After Universal’s long battle to bring the final Bourne movie to fruition, with Matt Damon and Paul Greengrass behind the wheel, I had high expectations for ‘Jason Bourne’. After all, it was a long time coming. But, alas…instead of the nail-biting, plot-twisting thriller I had been waiting for, I found myself sitting through a dull clone of almost every big blockbuster action movie trope, ever.
The plot of ‘Jason Bourne’ centers around Jason tying up loose ends, dusting off old USB’s handily labelled as ‘ENCRYPTED’ and dredging up old daddy issues. When compared to the plot of ‘The Bourne Identity’, an edge-of-your-seat thriller that kept you guessing at every step, this film gives you very little to care about…I’m not exaggerating when I say I nearly nodded off, twice.
Despite that, the reviews aren’t utterly terrible, and neither is the film. But if there is anything this film ain’t, it’s original. Here’s why:
A swathe of exotic locations
Greece, Las Vegas, London, Berlin…Jason Bourne, much like many of his action-man movie comrades, is an international man. Trouble is, sweeping shots of cityscapes are a total cliche of spy movies. Every scene in ‘Jason Bourne’ that opened with a wideshot of a new location to me got me questioning…how exactly is Bourne able to travel like this? Even if he worked a full time job (which he doesn’t…), travelling this often would cost a hell of a lot of dollar. Not to mention, where does he stay? When does he get time to sleep? Which brings me on to my next point…
Gritty, topless boxing
When we are reunited with Bourne at the start of the movie, he is whiling away his days doing the most manliest of manly pastimes. Bare-knuckle, bare-chested, oily, dirty boxing. Jason Bourne joins a league of manly men from the movies who prefer their boxing matches to be illicit, sweaty and brain-damaging. It would have been refreshing to find out that Bourne has taken up knitting, or Dungeons & Dragons since his escape from ‘The Programme’…
A willful misunderstanding of technology
Most action movies do require some stretch of the imagination – but when you’re testing your audience from the offset and asking them at every possible moment to suspend belief for even the most trivial things, you’re going to lose their attention, fast. You’d think if you were going to vaguely base your movie on the pitfalls of technology and surveillance, you’d at least have someone from the industry to take a quick look at your script. Engadget’s article outlines every technologically dumb moment in ‘Jason Bourne’ – and there are plenty of them.
Car chases galore (despite traffic)
If you’re a wanted man, like Bourne, car chases are just part of the territory. This movie certainly doesn’t shy away from this fact, following the cardinal rules of action movie car chases – whether you’re being chased down jam-packed central city streets or winding, cobbled corridors in Greece, somehow, both you and your pursuer will be able to gather the necessary momentum required to explode a few tires and shatter a few chassis. But ‘Jason Bourne’ is guilty in entering into a battle of ‘one-upmanship’ with other movies in its category, driving deep into the realms of the ridiculous with its car chases. They are exceeded only by the car chases in ‘Fast & Furious 7’…but let’s be honest, the gravity defying car chases in Furious are what the audience came for. In their silliness and banality, the car chases in ‘Jason Bourne’ simply become tiresome. The ‘making of’ the car chase scenes is actually more interesting then the chases themselves…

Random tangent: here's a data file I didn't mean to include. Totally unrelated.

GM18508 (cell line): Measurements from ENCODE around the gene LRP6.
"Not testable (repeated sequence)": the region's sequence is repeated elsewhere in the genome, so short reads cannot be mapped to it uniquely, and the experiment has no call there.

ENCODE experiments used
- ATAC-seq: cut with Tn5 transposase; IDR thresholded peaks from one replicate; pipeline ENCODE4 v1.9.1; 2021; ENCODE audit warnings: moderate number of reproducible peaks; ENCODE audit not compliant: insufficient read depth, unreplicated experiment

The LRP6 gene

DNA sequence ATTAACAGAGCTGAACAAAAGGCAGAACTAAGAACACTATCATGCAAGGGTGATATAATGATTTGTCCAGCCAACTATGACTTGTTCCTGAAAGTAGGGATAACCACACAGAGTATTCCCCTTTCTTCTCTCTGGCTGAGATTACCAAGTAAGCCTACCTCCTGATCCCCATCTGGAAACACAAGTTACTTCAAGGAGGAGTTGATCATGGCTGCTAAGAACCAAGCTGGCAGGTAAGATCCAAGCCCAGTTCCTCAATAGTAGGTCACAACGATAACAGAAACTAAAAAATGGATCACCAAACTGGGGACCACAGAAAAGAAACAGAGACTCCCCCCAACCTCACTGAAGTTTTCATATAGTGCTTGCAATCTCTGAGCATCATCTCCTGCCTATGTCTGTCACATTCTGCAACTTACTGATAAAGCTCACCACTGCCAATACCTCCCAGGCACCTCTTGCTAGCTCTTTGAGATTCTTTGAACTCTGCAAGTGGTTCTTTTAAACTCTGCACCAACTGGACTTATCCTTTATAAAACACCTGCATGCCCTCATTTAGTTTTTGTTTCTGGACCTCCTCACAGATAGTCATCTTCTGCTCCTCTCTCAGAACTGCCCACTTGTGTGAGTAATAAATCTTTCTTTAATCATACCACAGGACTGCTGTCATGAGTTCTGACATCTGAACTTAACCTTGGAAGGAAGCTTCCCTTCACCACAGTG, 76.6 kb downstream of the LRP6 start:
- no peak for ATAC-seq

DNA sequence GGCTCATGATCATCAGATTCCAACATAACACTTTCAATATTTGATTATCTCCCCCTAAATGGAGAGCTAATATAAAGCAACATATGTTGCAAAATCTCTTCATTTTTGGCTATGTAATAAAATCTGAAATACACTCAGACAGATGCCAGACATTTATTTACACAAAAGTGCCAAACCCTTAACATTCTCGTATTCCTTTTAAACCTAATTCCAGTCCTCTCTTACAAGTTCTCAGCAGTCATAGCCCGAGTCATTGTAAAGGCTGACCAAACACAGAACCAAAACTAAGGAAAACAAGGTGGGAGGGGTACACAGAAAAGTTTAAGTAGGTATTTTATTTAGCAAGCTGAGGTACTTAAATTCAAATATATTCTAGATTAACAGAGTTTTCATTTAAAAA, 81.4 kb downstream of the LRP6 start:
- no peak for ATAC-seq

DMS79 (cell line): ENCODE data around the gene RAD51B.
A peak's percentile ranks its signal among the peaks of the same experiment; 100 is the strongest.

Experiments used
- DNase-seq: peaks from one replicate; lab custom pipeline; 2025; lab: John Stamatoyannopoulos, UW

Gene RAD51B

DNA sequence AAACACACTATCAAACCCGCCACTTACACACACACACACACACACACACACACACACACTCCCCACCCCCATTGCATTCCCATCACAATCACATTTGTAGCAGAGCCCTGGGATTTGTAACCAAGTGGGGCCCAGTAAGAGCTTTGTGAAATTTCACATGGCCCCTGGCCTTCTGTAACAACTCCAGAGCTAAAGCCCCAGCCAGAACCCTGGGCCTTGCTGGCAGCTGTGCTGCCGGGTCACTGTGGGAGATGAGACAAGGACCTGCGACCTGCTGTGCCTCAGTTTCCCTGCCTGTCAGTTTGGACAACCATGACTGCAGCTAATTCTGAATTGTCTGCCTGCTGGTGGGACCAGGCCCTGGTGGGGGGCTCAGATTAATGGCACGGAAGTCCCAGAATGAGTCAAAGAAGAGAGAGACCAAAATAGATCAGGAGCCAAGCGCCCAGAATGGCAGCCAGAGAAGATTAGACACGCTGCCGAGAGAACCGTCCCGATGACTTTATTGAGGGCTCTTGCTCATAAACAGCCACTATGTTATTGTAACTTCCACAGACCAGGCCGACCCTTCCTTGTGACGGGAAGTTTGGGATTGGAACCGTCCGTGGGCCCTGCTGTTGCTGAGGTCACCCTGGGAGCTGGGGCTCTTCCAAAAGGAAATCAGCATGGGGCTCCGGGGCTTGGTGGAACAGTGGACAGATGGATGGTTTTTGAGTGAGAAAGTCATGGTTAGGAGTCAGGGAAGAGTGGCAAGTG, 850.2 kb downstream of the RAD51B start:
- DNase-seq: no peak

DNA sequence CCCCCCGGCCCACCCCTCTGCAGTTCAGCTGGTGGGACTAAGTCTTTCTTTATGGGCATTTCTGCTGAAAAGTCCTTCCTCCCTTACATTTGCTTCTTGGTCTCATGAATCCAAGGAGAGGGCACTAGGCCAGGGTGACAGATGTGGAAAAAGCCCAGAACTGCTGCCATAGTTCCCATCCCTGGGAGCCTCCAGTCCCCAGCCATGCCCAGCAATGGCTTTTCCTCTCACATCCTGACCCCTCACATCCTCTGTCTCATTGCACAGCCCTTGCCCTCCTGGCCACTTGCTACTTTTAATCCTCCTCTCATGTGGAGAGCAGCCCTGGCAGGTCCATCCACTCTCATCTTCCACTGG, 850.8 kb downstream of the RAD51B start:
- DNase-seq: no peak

Woefully underwritten female characters
Alicia Vikander, who gave outstanding performances in ‘Ex Machina’ and ‘The Danish Girl’, takes a step backwards in her upward trajectory somewhat in her role as ‘Heather Lee’ in ‘Jason Bourne’. At least 50% of her dialogue in the film consists of ‘Yes, sir,’ and her motives are fuzzy at best. Embarrassingly, when her character seemingly stands up for herself , Tommy Lee Jones’ CIA Director refers to her solely as ‘the girl’ for the rest of the movie, before attempting to dispatch her for her modern ideas and approaches. And they say that there’s no glass ceiling for women in the workplace…
Nausea inducing camerawork
Paul Greengrass’ signature shaky camera work was a revelation when first used, and still is an effective way to create tension, when used correctly. But, since its adoption into all action movies since, the shaky camera work no longer feels new and exciting. In ‘Jason Bourne’, it is not used as originally intended (to heighten a sense of urgency and to bring you along the ride). Instead, it is used willy-nilly, and hinders the film, rather than helps it. Every scene looks like it was filmed by a cameraman on a rodeo bull, rendering some scenes almost indecipherable. There’s a drawn out fight towards the end of the movie that is almost impossible to follow, with more cutaways than the eye can plausibly follow.